>
>>> That's the problem. Apparently, what I am looking for is a speaker
>>> that has an off-axis response very similar to its on-axis response.

>>
>> In practice that's extremely hard to do: the best you can hope for
>> is something that's reasonably well-behaved. Even that won't
>> guarantee you a good soundstage everywhere in the room, because
>> stereo isn't really adequate for that. A separate subwoofer is
>> good advice, though, because the ideal speaker placement for lower
>> bass may not be the same place as that for the rest if the
>> spectrum.

>
> Not hard to do. It's called an omni.
>
> But omni is not necessarily the ideal radiation pattern. What you
> want is time/intensity trading in both the direct and early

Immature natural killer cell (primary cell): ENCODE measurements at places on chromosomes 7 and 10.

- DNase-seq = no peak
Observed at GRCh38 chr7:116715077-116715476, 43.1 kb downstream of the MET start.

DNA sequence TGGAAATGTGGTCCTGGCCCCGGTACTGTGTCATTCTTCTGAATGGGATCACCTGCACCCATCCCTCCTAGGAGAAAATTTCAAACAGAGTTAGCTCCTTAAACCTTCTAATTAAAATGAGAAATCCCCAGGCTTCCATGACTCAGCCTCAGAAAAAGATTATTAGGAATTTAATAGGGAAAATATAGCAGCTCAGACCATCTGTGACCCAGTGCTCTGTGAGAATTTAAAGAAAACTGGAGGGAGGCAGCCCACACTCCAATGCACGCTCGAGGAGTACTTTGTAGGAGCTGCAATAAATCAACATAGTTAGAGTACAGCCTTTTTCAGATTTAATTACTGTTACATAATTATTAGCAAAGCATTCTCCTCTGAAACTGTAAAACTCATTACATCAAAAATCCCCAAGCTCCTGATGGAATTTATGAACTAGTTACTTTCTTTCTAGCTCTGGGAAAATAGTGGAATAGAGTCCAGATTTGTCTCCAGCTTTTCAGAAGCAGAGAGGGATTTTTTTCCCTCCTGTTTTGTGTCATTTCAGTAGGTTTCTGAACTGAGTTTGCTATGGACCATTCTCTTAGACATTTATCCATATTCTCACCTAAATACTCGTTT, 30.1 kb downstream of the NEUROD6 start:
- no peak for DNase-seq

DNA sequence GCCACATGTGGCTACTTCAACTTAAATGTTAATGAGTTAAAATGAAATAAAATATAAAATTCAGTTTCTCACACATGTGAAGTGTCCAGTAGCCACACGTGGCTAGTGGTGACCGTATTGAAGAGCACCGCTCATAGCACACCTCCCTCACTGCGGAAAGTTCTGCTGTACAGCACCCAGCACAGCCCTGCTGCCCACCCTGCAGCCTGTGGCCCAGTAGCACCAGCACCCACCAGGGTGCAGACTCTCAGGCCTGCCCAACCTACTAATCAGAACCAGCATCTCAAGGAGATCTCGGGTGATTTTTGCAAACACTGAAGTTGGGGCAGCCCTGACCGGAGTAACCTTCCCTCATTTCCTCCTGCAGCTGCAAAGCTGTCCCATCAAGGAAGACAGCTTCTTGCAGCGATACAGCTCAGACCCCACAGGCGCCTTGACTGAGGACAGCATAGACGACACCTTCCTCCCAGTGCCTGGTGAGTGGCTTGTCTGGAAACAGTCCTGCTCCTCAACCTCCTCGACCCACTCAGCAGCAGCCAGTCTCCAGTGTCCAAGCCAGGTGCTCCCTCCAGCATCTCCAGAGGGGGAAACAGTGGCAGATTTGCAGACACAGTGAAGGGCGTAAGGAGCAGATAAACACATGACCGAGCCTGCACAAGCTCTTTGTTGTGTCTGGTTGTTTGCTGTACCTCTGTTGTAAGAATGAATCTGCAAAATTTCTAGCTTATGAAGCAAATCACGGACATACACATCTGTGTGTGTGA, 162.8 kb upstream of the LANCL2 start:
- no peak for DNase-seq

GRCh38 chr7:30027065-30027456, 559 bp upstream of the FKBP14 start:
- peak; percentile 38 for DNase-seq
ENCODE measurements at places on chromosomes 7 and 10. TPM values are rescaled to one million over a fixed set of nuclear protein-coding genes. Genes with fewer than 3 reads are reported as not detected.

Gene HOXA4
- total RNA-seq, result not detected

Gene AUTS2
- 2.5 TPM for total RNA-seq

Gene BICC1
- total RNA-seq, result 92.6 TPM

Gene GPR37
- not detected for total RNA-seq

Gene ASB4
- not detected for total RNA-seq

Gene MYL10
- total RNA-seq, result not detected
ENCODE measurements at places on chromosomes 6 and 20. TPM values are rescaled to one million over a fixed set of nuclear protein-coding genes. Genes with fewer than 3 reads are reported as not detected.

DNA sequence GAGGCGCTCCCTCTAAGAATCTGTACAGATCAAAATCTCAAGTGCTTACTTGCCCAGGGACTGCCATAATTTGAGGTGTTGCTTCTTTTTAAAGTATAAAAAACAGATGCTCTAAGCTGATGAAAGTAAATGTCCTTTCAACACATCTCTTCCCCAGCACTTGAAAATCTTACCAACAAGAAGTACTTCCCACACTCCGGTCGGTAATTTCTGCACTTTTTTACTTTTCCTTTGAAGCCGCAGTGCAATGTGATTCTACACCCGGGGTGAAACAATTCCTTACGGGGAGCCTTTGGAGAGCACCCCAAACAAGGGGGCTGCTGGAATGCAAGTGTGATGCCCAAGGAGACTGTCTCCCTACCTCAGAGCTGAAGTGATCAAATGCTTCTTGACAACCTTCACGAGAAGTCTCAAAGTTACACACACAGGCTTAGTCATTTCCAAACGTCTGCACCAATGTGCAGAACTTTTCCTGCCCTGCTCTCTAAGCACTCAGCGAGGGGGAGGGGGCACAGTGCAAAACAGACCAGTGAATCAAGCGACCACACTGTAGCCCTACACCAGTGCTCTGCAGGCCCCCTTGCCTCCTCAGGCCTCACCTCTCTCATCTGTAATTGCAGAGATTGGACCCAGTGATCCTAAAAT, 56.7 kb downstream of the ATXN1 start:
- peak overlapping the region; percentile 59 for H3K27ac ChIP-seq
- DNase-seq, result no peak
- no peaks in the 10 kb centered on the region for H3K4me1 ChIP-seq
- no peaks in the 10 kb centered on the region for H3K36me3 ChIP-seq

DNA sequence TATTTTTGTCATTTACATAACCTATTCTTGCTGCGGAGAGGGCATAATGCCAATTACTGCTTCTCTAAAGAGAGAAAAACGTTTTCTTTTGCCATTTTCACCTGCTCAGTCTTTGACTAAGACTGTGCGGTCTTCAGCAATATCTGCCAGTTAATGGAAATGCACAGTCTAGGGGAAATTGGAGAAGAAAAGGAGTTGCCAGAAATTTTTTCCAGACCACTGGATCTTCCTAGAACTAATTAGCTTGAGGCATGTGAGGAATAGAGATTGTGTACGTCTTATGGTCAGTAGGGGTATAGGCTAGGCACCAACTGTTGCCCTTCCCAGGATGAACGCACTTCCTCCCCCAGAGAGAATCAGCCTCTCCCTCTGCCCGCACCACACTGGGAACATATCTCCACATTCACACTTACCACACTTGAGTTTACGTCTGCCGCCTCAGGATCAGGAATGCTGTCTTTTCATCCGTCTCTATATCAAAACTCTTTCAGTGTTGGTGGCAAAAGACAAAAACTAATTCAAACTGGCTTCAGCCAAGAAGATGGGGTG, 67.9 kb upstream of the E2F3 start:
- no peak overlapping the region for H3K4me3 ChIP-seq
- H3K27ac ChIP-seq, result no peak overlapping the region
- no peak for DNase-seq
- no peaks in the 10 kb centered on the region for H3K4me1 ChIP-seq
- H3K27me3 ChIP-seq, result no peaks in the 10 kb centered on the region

> reflected domains. This plus a certain speaker positioning scheme
> that is very easy to do and very beneficial no matter what speakers
> you have. Just think of your walls as mirrors, and position the two
> stereo speakers 1/4 of the room width in from side walls and out
> from front wall. If you make a drawing of this, you can see that the
> two actual and six reflected (virtual) speakers are positioned in an
> even lattice equidistant from each other, for a solid, even, deep,
> wide soundstage that can "project" any program material like a
> 3-dimensional canvas on which you paint the recorded sound. Notice
> also that we position speakers for imaging, not frequency
> response. For that, we can EQ and use subwoofers placed in the
> corners of the room.


Well, hold on. Placing the speakers at exactly 1/4 of the room width
is going to maximally excite the second mode. Notching that out isn't
going to be so easy, especially if you want to be able to listen in
more than one position. Placing subwoofers in the corners is
efficient, but it also maximally excites *all* of the room modes.

I repeat to the OP: don't believe any simple solutions. I recommend
CARA <http://www.cara.de> which alows people to do some simulations.

Andrew.